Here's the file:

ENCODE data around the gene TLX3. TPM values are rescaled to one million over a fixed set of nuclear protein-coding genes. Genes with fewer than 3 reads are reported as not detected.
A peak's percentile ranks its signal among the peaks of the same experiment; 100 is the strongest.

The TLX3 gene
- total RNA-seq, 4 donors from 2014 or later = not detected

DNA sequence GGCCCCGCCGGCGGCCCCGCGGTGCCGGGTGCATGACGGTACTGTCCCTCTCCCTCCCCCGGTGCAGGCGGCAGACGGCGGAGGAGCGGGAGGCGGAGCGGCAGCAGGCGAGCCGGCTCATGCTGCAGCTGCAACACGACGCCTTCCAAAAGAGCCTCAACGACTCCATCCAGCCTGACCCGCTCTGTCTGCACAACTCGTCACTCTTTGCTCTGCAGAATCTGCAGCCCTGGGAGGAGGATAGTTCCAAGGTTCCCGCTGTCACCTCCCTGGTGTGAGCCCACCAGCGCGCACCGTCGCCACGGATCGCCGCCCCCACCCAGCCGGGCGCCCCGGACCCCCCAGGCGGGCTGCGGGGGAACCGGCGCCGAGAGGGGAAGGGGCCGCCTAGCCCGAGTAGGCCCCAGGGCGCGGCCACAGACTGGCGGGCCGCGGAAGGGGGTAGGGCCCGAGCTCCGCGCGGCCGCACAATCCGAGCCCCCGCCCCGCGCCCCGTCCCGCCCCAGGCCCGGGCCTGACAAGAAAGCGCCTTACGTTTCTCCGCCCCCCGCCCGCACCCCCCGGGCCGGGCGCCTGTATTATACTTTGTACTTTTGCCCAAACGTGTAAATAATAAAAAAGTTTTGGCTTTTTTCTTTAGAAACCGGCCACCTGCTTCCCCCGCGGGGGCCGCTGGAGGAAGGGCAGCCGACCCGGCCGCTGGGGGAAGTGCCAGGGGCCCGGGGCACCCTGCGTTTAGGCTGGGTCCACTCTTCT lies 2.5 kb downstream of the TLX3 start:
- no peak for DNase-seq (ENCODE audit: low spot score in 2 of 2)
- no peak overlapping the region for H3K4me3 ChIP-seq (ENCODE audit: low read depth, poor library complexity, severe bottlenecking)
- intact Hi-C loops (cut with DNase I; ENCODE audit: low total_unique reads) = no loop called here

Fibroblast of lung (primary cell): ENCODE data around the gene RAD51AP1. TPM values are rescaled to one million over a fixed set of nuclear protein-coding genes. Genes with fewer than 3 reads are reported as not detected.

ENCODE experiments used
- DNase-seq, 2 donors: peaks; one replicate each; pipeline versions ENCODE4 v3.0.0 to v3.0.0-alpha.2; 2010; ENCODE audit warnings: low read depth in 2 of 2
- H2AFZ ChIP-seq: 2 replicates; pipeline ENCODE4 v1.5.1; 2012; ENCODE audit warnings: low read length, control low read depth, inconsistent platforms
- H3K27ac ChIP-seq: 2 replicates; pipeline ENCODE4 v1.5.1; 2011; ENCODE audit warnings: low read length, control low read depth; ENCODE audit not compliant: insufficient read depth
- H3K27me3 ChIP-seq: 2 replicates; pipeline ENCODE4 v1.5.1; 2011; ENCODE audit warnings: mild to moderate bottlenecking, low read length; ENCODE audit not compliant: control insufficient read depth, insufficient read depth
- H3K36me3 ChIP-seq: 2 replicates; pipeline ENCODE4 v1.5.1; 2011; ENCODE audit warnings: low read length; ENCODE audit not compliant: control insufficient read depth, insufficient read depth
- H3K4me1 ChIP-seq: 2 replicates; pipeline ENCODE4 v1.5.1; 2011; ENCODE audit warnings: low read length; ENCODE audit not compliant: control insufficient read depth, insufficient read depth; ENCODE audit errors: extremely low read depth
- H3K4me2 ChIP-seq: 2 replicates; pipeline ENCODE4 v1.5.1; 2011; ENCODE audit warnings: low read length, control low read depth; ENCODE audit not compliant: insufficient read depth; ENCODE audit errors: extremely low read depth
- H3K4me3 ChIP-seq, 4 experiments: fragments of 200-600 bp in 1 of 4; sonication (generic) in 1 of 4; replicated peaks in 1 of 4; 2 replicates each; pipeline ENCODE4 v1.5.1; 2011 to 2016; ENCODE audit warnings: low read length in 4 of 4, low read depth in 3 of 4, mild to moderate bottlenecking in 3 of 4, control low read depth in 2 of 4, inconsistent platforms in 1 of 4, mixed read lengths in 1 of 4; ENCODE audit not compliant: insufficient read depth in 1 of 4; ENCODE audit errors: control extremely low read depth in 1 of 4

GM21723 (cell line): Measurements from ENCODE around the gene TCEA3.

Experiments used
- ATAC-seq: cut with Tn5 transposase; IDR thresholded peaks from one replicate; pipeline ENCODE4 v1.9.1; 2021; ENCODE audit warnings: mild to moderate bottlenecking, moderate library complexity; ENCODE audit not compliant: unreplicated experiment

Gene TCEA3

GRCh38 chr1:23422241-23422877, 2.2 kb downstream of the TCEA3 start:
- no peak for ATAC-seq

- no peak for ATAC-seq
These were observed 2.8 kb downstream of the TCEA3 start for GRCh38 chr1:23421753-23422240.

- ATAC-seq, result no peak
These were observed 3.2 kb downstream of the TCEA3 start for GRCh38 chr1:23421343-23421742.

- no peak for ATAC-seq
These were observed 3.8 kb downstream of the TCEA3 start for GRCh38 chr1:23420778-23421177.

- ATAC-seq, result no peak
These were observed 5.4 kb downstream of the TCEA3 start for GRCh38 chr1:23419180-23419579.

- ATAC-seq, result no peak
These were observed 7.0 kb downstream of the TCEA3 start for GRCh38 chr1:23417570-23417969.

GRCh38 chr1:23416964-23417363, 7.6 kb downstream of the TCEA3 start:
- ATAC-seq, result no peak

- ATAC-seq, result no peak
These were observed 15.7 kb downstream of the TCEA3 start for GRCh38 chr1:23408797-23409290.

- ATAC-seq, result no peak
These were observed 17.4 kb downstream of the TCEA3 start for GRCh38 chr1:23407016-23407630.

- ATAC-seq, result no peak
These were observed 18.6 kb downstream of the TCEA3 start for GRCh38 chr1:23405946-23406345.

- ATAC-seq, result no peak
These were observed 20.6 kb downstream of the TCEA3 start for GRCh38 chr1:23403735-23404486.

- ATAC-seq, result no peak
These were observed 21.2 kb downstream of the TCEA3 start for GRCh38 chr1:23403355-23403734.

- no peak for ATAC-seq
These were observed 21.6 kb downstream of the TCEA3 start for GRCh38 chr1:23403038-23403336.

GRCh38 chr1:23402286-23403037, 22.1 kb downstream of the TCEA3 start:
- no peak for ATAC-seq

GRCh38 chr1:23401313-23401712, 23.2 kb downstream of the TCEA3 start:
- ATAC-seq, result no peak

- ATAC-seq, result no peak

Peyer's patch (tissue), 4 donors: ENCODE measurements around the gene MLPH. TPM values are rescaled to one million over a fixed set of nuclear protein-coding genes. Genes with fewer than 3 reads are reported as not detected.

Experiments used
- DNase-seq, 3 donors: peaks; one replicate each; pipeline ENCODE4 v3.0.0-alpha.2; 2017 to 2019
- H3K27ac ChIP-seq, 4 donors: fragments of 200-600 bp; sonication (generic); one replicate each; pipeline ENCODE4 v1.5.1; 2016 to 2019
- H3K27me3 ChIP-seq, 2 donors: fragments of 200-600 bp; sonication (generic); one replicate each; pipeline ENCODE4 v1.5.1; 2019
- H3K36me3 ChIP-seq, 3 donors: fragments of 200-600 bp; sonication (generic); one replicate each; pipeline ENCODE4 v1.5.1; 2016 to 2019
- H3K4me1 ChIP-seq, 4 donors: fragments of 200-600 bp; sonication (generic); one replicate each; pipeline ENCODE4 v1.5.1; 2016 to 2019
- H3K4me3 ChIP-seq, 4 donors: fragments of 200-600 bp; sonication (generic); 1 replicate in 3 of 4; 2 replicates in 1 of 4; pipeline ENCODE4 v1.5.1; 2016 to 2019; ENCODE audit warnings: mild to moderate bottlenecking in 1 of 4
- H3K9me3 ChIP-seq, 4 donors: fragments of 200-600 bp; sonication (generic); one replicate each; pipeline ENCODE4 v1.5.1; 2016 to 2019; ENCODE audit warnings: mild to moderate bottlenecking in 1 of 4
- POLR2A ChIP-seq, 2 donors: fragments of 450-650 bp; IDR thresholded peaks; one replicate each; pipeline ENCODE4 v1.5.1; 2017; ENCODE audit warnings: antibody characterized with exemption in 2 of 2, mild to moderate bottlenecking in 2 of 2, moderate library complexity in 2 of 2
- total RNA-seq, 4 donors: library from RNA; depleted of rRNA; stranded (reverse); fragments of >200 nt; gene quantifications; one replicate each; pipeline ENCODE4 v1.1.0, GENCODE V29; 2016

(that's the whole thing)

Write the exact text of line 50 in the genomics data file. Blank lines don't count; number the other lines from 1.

- no peak for ATAC-seq